Honorary DegreesGAMBIER, Ohio (May 15, 2006) Senator John F. Kerry of Massachusetts will present the Commencement address at Kenyon's one hundred seventy-eighth graduation ceremony on Saturday, May 20. The program will begin at 10:30 a.m. on the lawn of Samuel Mather Hall. (The rainsite is the Kenyon Athletic Center.)
In addition to presenting diplomas to graduating seniors, the College will confer honorary degrees on Kerry; Teresa Heinz Kerry, chairman of the Howard Heinz Endowment and the Heinz Family Philanthropies; and Diane Ackerman, author of nonfiction works including An Alchemy of Mind and A Natural History of the Senses , as well as collections of poetry and several children's nature books. Honorary degrees will also be conferred upon retiring faculty members Robert E. Bennett, professor of classics, and Charles A. Piano, professor of Spanish.
The Baccalaureate speaker this year will be Royal W. Rhodes, the Donald L. Rogan Professor of Religious Studies. Rhodes, who joined the Kenyon faculty in 1979, teaches courses mainly on the history of Christianity. His other interests include liberation theology, Third World religious experience, monasticism (East and West), and religion and the arts. In 1993, he received the Senior Cup, presented to the person who "had done most for the Senior Class and community," and in 1994 he was presented with the Trustees Award for Distinguished Teaching. The Baccalaureate service will take place on Friday, May 19, at 1:30 p.m.
John Kerry, the junior United States senator from Massachusetts since 1985, was the Democratic nominee for president in 2004. The election was especially closely contested in Ohio, and citizens in Gambier--including many students who were voting for the first time--waited as long as ten hours to cast a vote.
Volunteering for military service in 1966, after he graduated from Yale University, Kerry served two tours of duty in Vietnam. He received the Silver Star, the Bronze Star, and three Purple Hearts for his service, and was promoted from ensign to full lieutenant before being honorably discharged. Returning to the United States in 1970, Kerry joined Vietnam Veterans Against the War, and in 1971 he testified before the Senate Foreign Relations Committee. Kerry's active political career began in 1982, when he was elected lieutenant governor of Massachusetts. He now serves on four Senate committees, including the foreign relations and finance committees, and twelve subcommittees.
Teresa Heinz Kerry is deeply involved in many causes through her work with the Heinz Endowment and the Heinz Family Philanthropies, which she has headed since the death of her first husband, U.S. Senator John Heinz. Under her leadership, the funds have become widely known for developing innovative strategies to protect the environment, improve education and the lives of children, reduce the cost of prescription drugs, promote the arts, and help women achieve financial security. Heinz Kerry was elected to the American Academy of Arts and Sciences in 2001, and she was presented with the Albert Schweitzer Gold Medal for Humanitarianism in 2003. Born in Mozambique to Portuguese parents, Heinz Kerry first came to the United States to join the staff of the United Nations after studying at the University of Witwatersrand in South Africa and the University of Geneva.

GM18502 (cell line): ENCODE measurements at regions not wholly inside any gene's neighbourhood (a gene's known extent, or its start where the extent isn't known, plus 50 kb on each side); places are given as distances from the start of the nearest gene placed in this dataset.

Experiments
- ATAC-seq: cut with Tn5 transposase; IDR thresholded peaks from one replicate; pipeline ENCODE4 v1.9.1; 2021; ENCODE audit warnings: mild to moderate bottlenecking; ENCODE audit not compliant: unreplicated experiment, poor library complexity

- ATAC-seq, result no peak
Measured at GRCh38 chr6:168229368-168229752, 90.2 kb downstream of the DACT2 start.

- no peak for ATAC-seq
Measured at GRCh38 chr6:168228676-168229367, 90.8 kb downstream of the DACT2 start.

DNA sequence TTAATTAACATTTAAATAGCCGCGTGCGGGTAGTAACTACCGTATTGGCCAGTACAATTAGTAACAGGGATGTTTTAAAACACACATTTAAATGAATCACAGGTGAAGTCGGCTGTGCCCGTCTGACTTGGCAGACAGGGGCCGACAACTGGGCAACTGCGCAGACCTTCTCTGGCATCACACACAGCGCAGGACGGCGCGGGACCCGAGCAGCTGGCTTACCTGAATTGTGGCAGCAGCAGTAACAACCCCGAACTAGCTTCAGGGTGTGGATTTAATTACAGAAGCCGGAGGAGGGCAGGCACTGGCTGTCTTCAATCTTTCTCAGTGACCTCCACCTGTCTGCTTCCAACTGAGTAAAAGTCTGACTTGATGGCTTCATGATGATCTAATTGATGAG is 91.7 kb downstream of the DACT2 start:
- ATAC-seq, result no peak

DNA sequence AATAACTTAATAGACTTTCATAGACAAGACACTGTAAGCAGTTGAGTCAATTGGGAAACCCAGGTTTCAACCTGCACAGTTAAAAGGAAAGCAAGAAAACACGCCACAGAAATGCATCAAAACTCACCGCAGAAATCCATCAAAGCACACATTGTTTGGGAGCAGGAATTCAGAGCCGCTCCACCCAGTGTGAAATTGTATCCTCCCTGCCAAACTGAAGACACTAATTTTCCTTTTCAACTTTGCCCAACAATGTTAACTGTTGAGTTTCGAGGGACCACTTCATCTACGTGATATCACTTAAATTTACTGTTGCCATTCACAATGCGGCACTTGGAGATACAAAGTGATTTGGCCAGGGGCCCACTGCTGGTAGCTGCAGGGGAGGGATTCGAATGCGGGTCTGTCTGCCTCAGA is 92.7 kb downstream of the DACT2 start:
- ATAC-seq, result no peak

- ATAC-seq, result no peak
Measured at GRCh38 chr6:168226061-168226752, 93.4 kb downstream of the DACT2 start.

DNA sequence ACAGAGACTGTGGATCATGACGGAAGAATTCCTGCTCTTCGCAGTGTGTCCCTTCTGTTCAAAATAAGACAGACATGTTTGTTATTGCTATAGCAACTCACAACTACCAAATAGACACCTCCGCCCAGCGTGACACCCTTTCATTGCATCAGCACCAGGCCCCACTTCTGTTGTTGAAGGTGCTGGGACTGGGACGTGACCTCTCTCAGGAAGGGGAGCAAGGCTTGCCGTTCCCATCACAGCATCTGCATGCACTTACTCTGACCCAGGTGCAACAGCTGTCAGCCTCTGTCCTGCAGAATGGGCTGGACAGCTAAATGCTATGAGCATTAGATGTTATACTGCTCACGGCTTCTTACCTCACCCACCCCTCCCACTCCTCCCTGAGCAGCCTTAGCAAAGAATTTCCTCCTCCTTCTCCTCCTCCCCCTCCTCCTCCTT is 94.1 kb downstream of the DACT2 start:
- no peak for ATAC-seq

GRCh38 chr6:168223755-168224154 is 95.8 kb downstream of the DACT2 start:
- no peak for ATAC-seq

In recognition of her literary achievements, Diane Ackerman has received numerous awards, among them the Lavan Poetry Prize, the John Burroughs Nature Award, and a Guggenheim Fellowship. She has taught at Columbia and Cornell universities, as well as at the University of Richmond. A Natural History of the Senses inspired a PBS television series, which Ackerman hosted, and she has published critically acclaimed essays in National Geographic , the New Yorker , and the New York Times . Her most recent works of nonfiction include An Alchemy of Mind , a "poetics of the brain" based on the latest neuroscience, and Cultivating Delight: A Natural History of My Garden .
Bennett, whose contributions to Kenyon range far beyond the classics department, is retiring after thirty-nine years on the faculty. In addition to regularly serving as chair of classics, he has taught dozens of courses in three different departments, has served as academic dean and associate provost, and has performed in both the Community Choir and local theatrical productions. Piano, who has taught at the College for thirty-seven years, is an expert in Latin American literature as well as language teaching and testing. He was a founding member of Kenyon's International Studies Program, played a leading role in the College's adoption of the Kenyon Intensive Language Model, and directed the Great Lakes Colleges Association Latin American Program in Bogota, Colombia, for seven years.